Post-transfusion Purpura

Post-transfusion Purpura is a topic covered in the Washington Manual of Medical Therapeutics.

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General Principles

Definition

Post-transfusion purpura (PTP), a rare syndrome characterized by the formation of alloantibodies against platelet antigens, most commonly HPA-1a, follows blood component transfusion and causes severe thrombocytopenia.

Epidemiology

PTP has an incidence of 1 in 50,000 to 100,000 blood transfusions, although approximately 2% of the population has a potential risk for PTP based on the frequency of HPA-1b/1b.

Etiology

Glycoprotein (GP) IIIa has a polymorphic epitope called HPA-1a/b, the antigen most commonly involved in PTP. PTP typically occurs in HPA-1a/1b–negative multiparous women or previously transfused patients when re-exposed to HPA-1a by transfusion. An amnestic response produces alloantibodies to the HPA-1a, which appear to also recognize the patient’s HPA-1a–negative platelets and cause thrombocytopenia via platelet destruction.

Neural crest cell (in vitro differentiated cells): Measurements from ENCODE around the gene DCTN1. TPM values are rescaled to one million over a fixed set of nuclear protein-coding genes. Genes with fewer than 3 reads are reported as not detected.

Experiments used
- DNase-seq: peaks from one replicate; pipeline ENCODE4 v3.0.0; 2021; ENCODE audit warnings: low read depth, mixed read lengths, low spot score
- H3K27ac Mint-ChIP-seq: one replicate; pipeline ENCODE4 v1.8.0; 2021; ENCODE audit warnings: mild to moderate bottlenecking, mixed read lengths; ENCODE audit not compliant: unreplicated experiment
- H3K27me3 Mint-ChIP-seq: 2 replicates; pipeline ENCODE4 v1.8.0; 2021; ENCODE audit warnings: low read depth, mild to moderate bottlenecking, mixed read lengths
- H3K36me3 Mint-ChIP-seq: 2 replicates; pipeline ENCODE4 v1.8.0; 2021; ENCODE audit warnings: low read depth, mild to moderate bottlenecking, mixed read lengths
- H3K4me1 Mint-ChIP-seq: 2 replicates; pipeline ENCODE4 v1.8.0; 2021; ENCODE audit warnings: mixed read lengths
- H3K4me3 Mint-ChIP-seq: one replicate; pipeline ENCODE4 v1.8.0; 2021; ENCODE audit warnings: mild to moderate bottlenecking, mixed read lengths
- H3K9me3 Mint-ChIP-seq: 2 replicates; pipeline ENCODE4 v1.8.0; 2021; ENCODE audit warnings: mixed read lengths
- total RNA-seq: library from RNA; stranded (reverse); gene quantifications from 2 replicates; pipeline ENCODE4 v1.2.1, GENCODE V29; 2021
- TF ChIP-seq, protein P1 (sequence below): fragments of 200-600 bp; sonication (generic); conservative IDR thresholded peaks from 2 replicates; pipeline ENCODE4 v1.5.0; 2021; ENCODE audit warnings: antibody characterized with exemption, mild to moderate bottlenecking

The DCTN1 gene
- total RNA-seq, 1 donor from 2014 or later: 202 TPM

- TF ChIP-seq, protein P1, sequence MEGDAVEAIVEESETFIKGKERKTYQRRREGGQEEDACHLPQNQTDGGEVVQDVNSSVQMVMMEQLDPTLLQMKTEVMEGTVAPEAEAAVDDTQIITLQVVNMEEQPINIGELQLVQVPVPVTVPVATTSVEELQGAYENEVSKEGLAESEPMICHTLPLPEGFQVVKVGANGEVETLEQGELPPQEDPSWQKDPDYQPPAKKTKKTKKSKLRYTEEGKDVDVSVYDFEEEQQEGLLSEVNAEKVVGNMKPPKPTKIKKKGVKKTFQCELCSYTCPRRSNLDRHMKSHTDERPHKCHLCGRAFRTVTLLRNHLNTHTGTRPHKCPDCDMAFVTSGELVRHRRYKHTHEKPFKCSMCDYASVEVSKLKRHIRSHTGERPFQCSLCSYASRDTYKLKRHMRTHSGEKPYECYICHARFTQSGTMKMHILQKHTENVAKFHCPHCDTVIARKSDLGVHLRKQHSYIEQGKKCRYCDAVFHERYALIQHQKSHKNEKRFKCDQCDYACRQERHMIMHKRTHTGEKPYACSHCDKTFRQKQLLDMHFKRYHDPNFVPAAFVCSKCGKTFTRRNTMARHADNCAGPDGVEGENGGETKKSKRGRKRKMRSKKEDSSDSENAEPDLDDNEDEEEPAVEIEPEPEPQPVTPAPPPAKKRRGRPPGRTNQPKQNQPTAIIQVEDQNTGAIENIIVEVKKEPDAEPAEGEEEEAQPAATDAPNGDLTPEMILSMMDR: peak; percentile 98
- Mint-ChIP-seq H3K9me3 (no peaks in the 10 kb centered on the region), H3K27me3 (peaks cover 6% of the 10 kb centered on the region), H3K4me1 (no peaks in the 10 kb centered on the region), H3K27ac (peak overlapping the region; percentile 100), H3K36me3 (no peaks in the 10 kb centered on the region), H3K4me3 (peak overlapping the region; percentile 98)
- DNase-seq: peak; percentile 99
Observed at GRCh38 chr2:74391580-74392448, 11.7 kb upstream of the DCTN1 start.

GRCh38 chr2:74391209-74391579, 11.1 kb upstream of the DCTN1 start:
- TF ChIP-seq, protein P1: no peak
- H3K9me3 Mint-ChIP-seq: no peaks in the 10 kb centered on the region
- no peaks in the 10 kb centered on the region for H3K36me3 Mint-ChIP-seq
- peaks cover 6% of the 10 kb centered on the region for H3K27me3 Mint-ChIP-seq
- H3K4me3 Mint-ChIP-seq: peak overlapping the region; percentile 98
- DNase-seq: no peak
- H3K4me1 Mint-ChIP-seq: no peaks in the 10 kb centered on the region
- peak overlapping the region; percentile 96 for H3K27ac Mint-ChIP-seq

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General Principles

Definition

Post-transfusion purpura (PTP), a rare syndrome characterized by the formation of alloantibodies against platelet antigens, most commonly HPA-1a, follows blood component transfusion and causes severe thrombocytopenia.

Epidemiology

PTP has an incidence of 1 in 50,000 to 100,000 blood transfusions, although approximately 2% of the population has a potential risk for PTP based on the frequency of HPA-1b/1b.

Etiology

Glycoprotein (GP) IIIa has a polymorphic epitope called HPA-1a/b, the antigen most commonly involved in PTP. PTP typically occurs in HPA-1a/1b–negative multiparous women or previously transfused patients when re-exposed to HPA-1a by transfusion. An amnestic response produces alloantibodies to the HPA-1a, which appear to also recognize the patient’s HPA-1a–negative platelets and cause thrombocytopenia via platelet destruction.

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